Given what I know about the laws of Physics. A matter human in a
matter Universe(similar to ours) is Consciousness and self aware. An
antimatter human in an antimatter Universe should be expected to be
Consciousness and self aware.
   I do not understand the second to last paragraph. One starts with a
Universe that "splits" upon taking measuremennts, or there are N
parallel Universes to start and diverge from each other as unique
measurements occur over time.

On Dec 22, 11:49 am, Bruno Marchal <> wrote:
> On 21 Dec 2010, at 21:40, Brent Meeker wrote:
> > On 12/21/2010 5:15 AM, Bruno Marchal wrote:
> >> On 20 Dec 2010, at 20:01, Brent Meeker wrote:
> >>>> Russell has given the correct answer. Here by mind I mean the  
> >>>> conscious first person mind. By UDA-8 (MGA), consciousness is not  
> >>>> attached to the physical running of a computer, but is attached  
> >>>> to the logical number-theoretical relations describing that  
> >>>> computation ... and all similar (with respect to the relevant  
> >>>> levels) computations which exist in Sigma_1 (computational)  
> >>>> arithmetical truth (and which might bear on beliefs and proofs  
> >>>> which extends far beyond the computable).
> >>> But do you mean to assert that all computations have consciousness  
> >>> attached?  In what sense does this allow us to distinguish human  
> >>> introspection from human perception from my dog's awareness from a  
> >>> snail's awareness from a rock's awareness?
> >> Not at all. Only very special computations have consciousness,  
> >> although it is better to attach consciousness to the sheaf of  
> >> equivalent computations, going through the relevant (relative)  
> >> states. For example, assuming many things by default, for any  
> >> different electron positions in the atoms in your brain you have a  
> >> different computations. Your actual consciousness is attached to  
> >> all those computations.
> > When you express it that way it sounds as if you take consciousness  
> > to be something apart from the sheaf of equivalent computations -  
> > something I have but maybe a snail does not.  Don't you rely on  
> > Everett's idea that consciousness just goes with the computations -  
> > so that when computations of quantum events become classically  
> > inconsistent then there is a different consciousness associated with  
> > the each (classically) consistent sheaf?
> Consciousness differentiates only when it is aware of a specific  
> result making his world different from the worlds where the observer  
> would have seen another result, both in the WM duplication, or in the  
> measure of an electron position or spin. If not, we would not been  
> able to be aware of the quantum coherence.
> Here there is an ambiguity present in both quantum mechanics and  
> computationalism.
> Suppose an electron in your brain, or elsewhere, is in the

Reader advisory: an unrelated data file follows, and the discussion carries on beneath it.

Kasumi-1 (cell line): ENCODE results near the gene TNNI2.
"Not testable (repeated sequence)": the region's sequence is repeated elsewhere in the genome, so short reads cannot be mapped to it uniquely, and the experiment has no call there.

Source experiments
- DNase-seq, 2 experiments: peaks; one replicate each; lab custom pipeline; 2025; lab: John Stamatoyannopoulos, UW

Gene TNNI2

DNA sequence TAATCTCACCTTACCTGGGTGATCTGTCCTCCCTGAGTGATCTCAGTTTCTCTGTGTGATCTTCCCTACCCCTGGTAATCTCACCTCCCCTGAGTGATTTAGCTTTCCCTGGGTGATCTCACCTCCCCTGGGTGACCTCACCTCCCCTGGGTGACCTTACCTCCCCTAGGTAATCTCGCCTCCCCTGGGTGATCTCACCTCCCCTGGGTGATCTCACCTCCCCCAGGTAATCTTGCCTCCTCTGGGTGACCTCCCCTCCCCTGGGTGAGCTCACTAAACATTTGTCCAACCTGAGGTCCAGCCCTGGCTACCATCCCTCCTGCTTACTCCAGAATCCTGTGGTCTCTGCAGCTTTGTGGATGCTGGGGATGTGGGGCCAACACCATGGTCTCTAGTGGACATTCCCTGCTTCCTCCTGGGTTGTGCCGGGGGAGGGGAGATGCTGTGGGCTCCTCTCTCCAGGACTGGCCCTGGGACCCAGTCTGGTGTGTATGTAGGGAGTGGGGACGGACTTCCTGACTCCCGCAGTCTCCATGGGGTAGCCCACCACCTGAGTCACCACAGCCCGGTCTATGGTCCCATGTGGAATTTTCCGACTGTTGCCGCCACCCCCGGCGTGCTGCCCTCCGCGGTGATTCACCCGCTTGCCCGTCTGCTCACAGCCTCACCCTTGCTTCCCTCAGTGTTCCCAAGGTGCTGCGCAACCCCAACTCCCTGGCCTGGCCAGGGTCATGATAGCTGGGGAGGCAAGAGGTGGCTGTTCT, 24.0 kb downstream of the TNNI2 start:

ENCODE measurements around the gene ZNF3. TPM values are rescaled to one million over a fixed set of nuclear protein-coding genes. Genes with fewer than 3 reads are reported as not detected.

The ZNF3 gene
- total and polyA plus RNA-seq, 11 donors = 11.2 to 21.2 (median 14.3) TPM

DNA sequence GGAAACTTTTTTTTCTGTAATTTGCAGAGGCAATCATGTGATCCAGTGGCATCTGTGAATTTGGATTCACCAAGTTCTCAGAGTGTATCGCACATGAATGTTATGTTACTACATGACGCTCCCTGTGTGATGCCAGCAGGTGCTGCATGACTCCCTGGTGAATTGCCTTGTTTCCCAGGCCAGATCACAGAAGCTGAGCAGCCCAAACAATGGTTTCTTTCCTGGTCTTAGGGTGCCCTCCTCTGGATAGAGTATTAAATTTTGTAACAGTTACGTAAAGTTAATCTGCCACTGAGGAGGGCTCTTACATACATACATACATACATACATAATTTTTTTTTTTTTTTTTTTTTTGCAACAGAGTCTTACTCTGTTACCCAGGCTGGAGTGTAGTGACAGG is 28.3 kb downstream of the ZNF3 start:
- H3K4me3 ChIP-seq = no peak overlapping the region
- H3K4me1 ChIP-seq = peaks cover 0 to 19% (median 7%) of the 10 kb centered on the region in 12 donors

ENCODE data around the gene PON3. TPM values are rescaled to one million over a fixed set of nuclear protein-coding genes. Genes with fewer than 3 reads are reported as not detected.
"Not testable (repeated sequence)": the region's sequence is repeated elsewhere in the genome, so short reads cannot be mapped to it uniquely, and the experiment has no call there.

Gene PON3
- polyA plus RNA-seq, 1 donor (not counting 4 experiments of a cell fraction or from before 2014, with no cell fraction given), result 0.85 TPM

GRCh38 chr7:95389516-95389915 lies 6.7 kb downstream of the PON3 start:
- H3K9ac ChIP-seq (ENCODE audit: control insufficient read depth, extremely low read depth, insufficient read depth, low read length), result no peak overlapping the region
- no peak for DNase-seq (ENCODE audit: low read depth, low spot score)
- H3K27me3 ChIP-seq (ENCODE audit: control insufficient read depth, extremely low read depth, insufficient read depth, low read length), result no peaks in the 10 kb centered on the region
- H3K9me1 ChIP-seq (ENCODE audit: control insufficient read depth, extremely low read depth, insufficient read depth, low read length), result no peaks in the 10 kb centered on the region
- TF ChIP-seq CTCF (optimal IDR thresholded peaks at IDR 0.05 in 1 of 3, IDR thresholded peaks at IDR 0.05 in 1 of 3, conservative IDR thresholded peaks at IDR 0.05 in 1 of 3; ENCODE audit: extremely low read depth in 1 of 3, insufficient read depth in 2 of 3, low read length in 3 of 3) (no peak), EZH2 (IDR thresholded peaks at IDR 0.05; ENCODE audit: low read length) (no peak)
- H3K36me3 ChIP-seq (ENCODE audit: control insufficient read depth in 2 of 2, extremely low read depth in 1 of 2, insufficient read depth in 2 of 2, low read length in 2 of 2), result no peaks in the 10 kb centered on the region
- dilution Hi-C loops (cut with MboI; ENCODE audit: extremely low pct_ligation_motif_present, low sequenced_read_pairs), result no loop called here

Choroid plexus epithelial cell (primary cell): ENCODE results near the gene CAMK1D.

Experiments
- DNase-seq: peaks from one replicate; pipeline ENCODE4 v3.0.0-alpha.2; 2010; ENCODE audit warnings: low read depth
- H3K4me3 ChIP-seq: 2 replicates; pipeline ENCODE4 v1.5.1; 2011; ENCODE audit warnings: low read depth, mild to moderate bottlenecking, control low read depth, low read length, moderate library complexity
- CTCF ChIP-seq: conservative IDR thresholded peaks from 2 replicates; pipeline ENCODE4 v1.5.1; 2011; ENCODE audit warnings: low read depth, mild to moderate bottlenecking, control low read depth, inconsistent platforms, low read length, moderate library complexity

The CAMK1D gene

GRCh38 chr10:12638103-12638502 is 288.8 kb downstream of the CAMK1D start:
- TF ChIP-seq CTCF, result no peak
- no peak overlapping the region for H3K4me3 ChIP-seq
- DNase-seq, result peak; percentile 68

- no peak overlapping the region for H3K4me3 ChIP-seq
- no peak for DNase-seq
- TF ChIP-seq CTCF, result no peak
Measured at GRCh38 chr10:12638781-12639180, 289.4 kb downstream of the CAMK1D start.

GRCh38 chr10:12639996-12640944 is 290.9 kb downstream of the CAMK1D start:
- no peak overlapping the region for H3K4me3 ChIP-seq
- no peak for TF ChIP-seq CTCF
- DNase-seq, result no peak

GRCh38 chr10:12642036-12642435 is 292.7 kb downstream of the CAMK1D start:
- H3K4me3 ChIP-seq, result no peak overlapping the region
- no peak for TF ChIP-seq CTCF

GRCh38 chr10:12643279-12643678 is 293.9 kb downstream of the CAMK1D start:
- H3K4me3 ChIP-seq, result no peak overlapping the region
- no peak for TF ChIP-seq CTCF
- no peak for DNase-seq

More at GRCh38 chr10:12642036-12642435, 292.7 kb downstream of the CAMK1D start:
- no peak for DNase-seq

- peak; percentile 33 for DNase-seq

> superposition state here+there. You are described by B.
> The state of you + the electron is described as well by B . (here
> +there) or by B . here + B . there. If B does not interact (observe)  
> the electron he will be able to decide to do a measure of the electron  
> in the complementary base of {here, there}, and observe interference  
> between the two different "classical" worlds (where the electron is  
> respectively here and there. But if the observer looks where is the  
> electron, then the evolution leads to B_here . here  +  B_there .  
> there. And without amnesia, the observer will be unable to make the  
> two worlds above fusing, and he has lost the ability to observe the  
> interference.
> The ambiguity is due to the factorization. I suggest, both for the  
> definition of the measure on the computational histories, and the  
> consistent quantum histories, to use the rule Y = II. This consists in  
> interpreting a(b+c) always as a shorthand for a.b + a.c. I think that  
> David Deutsch does the same in the quantum case when he says that the  
> universe never splits: it is split right at the start, and the  
> parallel universe only differentiate. With comp it is really  
> consciousness which differentiate, and somehow the subjective  
> experience plays the role of the universes.
> But those two views are really equivalent. The splitting/fusing  
> vocabulary is more easy for the description of the statistical  
> interference between subjective experience/ first person plural  
> realities, but the global measure on the computations is better seen  
> when distributing all the factors at once, unravelling all histories  
> by applying the rule Y = II all along the complete universal deployment.
> Does this make sense?
> Bruno
> > Brent
> >> If electrons are specified by continuous variable, your  
> >> consciousness will be related to a continuum of computations  
> >> generated by the UD. In that case you have to consider the  
> >> dovetailing of the UD on the real and complex numbers. Of course  
> >> that continuum is an internal first person view which existence is  
> >> due to your non-awareness of the delays made by the UD. It belongs  
> >> to the epistemology, not the ontology where everything is finite  
> >> (can be considered as finite once we assume digitalism).
> >> Humans, dogs, snails and even rock (immaterial rock patterns) share  
> >> histories, notably thanks to the plausible linearity of the  
> >> computations at the bottom, and the computational depth of our very  
> >> long history. Actually I begin to think that computationalism makes  
> >> the big bang a cosmic explosion among an infinity of similar  
> >> explosions. First person computational depth is probably infinite  
> >> (but here I speculate a little bit, and I will not insist on that).
> >> Bruno
> >>
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